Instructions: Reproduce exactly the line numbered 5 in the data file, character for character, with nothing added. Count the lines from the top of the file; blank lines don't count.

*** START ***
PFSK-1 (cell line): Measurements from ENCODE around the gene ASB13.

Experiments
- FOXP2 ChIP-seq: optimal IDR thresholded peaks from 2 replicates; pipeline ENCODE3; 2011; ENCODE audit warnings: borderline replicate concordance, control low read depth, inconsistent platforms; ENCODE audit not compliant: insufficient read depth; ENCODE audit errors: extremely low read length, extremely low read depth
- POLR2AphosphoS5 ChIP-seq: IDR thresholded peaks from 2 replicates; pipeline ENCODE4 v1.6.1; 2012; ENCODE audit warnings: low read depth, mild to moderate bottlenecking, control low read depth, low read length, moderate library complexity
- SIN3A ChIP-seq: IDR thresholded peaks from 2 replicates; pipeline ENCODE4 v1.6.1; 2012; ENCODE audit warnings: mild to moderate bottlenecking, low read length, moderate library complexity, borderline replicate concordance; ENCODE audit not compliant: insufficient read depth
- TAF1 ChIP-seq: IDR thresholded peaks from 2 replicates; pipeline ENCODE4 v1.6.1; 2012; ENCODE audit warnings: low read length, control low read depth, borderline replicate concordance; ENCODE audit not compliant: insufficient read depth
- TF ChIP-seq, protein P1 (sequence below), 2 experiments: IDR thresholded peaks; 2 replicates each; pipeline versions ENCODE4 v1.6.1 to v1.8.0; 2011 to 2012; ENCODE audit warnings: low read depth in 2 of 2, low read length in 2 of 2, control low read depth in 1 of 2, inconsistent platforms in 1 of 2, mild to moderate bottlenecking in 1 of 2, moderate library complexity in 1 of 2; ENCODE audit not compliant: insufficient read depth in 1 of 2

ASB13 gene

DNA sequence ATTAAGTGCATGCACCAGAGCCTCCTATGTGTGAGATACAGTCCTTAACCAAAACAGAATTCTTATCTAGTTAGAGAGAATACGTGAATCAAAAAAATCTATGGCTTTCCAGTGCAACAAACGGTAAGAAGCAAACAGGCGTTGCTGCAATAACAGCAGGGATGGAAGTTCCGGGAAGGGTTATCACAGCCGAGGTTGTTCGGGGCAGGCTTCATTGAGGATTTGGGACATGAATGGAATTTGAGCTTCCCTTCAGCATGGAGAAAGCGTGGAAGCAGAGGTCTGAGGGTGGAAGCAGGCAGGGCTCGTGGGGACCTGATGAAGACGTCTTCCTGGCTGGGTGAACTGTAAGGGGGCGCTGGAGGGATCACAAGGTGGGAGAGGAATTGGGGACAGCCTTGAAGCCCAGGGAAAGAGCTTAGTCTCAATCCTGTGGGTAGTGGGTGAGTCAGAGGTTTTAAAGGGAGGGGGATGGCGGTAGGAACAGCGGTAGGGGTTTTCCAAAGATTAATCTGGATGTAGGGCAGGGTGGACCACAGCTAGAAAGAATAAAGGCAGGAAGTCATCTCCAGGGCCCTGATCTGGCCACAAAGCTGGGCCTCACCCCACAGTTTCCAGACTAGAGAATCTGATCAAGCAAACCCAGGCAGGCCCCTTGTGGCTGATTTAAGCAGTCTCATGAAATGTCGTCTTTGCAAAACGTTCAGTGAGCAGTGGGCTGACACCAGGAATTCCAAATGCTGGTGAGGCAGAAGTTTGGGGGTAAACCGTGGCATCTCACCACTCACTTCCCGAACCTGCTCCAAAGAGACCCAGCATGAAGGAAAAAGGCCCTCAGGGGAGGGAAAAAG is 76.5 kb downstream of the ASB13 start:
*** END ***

- SIN3A ChIP-seq: IDR thresholded peaks from 2 replicates; pipeline ENCODE4 v1.6.1; 2012; ENCODE audit warnings: mild to moderate bottlenecking, low read length, moderate library complexity, borderline replicate concordance; ENCODE audit not compliant: insufficient read depth